Every 365 days we renegotiate our resolutions we failed to live by the previous year and promise to try harder in the next 365 days to uphold the resolve so easily entrusted to our temporal spirit of flesh. Within 90 days of said new resolutions we find ourselves squandering away the tenacity that so easily ensnared us with hope New Years. Man is the only creature that makes these kinds of promises. The animals live day to day with the knowledge of where their food comes (Isaiah 1:3) and how silly those created in the image of God frantically seek for satisfaction in new acquired resolutions to frame their lives with.
The need to find resolve in our hearts is what the Lord has always wanted for his people. Joshua uttered those wonderful words of declaration when he said, “But as for me and my house, we will serve the Lord” (Joshua 24:15). Abraham was a man known by God “that he may command his children and his household after him, that they keep the way of the Lord, to do righteousness and justice, that the Lord may bring to Abraham what He has spoken to him” (Genesis 18:19). David was a man after the heart of the Lord “who will do all My will” (Acts 13:22). These men had resolutions in their lives that guided their hearts to the throne of God.
Paul had a simple set of resolutions he lived by. It was not a complex set of requirements that demanded a long list of do’s and don’ts. He did not try to make unreasonable expectations upon himself. His motto in life year by year was clear and demonstrative: “Not that I have already attained, or am already perfected; but I press on, that I may lay hold of that for which Christ Jesus has also laid hold of me. Brethren, I do not count myself to have apprehended; but one thing I do, forgetting those things which are behind and reaching forward to those things which are ahead, I press toward the goal for the prize of the upward call of God in Christ Jesus” (Philippians 3:12-14).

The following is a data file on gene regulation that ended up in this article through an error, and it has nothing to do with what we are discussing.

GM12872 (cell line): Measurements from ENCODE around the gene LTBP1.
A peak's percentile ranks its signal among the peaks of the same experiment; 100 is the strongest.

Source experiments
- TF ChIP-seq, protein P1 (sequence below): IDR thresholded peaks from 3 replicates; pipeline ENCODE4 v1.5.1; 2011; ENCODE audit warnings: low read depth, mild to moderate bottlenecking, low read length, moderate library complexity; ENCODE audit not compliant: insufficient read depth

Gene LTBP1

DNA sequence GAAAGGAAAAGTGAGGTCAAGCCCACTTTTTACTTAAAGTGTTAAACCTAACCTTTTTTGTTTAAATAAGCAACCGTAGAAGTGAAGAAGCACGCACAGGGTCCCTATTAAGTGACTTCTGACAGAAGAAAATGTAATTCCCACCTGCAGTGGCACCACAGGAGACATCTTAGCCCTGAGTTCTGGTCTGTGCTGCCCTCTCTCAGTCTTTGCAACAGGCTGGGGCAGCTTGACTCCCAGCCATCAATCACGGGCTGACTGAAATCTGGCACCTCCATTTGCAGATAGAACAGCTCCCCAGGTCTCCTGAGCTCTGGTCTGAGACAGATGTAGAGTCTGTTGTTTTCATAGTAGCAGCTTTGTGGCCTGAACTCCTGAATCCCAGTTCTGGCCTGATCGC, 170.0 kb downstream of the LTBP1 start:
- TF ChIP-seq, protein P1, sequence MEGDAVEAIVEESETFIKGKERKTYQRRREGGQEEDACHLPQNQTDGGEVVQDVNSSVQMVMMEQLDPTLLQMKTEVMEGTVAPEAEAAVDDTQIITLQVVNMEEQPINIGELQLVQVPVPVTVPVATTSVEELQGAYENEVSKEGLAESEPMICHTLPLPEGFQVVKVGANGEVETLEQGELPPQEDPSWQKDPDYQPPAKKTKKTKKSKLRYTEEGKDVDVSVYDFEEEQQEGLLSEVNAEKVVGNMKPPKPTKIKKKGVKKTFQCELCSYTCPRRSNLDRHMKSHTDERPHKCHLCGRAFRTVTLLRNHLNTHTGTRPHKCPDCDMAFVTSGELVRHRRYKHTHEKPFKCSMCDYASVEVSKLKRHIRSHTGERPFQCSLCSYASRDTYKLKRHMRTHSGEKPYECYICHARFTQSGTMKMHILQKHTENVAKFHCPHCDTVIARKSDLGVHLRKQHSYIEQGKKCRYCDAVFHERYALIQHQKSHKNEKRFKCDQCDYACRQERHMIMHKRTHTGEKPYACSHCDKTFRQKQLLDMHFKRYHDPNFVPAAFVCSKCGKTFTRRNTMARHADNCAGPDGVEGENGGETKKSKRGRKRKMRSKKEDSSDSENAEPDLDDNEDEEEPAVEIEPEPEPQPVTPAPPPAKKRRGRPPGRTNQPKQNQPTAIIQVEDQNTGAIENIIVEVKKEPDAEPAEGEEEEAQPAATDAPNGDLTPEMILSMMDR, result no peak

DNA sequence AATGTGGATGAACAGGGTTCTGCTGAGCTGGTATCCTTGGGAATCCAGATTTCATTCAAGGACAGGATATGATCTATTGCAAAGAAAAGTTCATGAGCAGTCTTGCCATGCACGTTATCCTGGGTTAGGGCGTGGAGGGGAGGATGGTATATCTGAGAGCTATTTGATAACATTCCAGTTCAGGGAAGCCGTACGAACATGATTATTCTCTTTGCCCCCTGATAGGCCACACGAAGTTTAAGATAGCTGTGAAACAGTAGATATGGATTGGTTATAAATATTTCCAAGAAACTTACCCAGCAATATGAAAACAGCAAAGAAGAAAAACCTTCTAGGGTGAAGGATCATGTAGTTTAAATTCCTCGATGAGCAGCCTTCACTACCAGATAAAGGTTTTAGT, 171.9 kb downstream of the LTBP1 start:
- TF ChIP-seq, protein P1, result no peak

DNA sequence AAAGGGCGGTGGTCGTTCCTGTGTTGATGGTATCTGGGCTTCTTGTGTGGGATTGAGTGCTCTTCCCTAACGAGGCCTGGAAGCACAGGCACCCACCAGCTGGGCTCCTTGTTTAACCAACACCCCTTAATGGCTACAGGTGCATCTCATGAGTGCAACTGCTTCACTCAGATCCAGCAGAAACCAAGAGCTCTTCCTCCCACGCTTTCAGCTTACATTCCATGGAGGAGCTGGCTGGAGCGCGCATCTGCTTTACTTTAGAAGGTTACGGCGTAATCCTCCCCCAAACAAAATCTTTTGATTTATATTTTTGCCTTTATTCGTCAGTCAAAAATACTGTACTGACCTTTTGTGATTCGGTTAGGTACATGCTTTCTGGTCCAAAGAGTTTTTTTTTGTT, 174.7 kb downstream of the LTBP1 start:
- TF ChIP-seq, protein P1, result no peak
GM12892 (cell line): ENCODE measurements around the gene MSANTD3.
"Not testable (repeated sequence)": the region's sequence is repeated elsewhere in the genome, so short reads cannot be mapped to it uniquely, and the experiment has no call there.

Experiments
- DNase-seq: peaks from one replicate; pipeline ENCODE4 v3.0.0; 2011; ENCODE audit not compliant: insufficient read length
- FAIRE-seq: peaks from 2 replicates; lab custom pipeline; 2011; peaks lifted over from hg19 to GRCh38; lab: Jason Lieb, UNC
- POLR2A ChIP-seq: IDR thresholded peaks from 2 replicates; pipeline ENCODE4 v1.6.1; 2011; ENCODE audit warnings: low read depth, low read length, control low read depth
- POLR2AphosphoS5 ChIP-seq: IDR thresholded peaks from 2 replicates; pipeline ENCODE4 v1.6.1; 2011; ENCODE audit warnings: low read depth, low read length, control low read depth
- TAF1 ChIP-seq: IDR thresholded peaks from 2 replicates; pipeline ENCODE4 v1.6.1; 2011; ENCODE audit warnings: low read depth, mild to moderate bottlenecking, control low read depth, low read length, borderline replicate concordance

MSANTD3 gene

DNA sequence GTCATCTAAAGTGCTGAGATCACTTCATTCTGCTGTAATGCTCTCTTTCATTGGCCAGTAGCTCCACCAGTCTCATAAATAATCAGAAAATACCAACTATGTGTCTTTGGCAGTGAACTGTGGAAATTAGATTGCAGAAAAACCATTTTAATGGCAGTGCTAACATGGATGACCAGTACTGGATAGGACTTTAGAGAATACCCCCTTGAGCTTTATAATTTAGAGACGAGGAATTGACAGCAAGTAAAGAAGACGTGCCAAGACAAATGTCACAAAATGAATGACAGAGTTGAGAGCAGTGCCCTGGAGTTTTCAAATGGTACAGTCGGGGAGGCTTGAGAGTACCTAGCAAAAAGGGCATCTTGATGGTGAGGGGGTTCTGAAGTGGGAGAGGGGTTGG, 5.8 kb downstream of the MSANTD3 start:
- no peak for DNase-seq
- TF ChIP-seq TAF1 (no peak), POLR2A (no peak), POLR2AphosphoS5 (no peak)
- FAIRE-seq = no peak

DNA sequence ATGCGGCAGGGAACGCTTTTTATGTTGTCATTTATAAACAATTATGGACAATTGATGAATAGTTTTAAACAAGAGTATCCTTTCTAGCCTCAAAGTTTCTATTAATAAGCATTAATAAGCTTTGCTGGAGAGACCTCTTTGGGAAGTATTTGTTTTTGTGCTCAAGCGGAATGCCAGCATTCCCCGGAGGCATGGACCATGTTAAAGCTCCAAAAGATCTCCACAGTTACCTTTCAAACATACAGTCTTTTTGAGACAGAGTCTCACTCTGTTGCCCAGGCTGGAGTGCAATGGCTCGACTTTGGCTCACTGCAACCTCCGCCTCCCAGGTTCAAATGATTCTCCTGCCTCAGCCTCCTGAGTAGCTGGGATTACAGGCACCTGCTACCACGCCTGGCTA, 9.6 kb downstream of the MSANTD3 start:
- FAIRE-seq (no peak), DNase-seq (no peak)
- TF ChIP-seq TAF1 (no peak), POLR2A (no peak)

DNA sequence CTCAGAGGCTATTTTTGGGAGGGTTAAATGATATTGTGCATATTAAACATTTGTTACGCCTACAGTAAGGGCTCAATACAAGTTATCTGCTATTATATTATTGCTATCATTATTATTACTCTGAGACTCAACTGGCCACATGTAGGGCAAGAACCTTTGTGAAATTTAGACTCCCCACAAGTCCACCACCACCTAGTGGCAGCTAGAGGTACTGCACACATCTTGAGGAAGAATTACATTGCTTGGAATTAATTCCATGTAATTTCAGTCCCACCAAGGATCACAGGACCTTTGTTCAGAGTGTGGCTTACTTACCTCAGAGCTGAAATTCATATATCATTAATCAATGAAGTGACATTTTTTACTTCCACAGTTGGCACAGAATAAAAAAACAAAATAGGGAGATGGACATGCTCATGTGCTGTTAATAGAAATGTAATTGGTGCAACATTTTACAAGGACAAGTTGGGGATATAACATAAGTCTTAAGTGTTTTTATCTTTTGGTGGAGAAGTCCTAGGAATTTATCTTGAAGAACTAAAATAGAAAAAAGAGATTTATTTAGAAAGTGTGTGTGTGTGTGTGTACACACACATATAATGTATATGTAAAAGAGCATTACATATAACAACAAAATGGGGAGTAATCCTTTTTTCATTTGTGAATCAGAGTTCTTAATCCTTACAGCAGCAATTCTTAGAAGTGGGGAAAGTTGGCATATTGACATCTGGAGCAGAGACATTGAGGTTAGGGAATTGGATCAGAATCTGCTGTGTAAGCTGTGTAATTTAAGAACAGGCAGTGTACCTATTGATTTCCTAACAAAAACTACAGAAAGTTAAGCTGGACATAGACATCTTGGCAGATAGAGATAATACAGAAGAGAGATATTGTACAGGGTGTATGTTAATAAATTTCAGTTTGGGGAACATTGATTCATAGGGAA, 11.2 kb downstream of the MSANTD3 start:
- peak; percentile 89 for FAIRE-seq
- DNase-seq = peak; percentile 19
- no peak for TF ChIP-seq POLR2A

The apostle from Tarsus knew the struggles he faced in life and how often he failed to live up the grace of God (Romans 7:13-24). The thorn in the flesh was paramount in his life to teach him the sufficiency of the grace of God (2 Corinthians 12:7-10). His life was measured by the battle lines draw against the “spiritual hosts of wickedness” (Ephesians 6:12). The race he ran was filled with hardships of tribulations, distresses, imprisonments, needs and suffering (2 Corinthians 6:4-10; 11:23-28). How was he able to live such a full life without fear but with power, love and a sound mind (2 Timothy 1:7)? He did ONE thing: he forgot those things behind and reached for the things ahead!
Standing before King Agrippa the prisoner Paul declared that he did many things contrary to the name of Jesus of Nazareth. “This I also did in Jerusalem, and many of the saints I shut up in prison, having received authority from the chief priests; and when they were put to death, I cast my vote against them. And I punished them often in every synagogue and compelled them to blaspheme; and being exceedingly enraged against them, I persecuted them even to foreign cities” (Acts 26:10-11). New Year’s resolutions do not remove the guilt of yesterday; only the grace and mercy of God. Paul was able to clearly affirm that his past did not define who he was nor did it determine his future. Forgiven of his sins (Acts 22:16) he was reaching forward to those things which were ahead. Paul was going through life ‘looking through the front windshield not the rear view mirror.’